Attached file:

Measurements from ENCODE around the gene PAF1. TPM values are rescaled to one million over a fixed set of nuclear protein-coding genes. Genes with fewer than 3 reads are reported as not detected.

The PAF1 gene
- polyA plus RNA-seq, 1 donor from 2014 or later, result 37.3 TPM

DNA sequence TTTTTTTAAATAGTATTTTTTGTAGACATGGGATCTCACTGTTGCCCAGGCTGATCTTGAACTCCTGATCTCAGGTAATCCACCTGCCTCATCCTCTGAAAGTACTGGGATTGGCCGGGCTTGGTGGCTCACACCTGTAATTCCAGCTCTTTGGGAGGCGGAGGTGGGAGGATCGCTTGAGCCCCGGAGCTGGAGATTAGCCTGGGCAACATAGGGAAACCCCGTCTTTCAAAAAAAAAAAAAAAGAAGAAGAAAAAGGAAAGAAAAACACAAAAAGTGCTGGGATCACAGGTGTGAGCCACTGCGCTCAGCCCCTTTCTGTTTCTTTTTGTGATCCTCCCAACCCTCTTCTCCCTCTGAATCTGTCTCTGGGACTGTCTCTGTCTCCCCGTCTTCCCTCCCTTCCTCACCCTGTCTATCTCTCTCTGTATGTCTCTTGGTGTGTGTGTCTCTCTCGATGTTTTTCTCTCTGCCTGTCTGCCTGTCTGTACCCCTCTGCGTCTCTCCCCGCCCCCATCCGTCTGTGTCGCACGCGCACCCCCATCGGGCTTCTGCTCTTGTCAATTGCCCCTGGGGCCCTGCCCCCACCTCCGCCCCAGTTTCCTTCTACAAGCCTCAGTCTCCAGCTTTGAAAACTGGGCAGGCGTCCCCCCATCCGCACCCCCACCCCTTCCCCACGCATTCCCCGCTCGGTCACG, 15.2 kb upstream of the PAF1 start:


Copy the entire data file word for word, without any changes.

Measurements from ENCODE around the gene PAF1. TPM values are rescaled to one million over a fixed set of nuclear protein-coding genes. Genes with fewer than 3 reads are reported as not detected.

The PAF1 gene
- polyA plus RNA-seq, 1 donor from 2014 or later, result 37.3 TPM

DNA sequence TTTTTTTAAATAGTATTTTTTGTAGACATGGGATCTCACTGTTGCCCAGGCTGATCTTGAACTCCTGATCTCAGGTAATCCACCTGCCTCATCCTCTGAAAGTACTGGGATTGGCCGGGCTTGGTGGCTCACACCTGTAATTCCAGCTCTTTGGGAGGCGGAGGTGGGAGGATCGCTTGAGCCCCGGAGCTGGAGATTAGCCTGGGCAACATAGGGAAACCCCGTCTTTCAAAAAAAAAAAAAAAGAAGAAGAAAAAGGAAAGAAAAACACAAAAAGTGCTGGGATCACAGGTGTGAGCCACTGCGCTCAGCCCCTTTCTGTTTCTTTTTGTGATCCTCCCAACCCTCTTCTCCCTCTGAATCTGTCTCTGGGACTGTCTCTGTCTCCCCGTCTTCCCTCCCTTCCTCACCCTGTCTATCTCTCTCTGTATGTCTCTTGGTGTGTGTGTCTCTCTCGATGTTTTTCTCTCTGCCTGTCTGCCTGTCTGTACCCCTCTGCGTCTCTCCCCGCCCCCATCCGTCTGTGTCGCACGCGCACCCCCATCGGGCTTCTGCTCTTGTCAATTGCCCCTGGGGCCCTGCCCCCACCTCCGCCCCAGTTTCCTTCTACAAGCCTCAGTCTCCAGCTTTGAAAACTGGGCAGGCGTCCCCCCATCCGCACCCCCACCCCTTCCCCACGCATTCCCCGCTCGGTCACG, 15.2 kb upstream of the PAF1 start: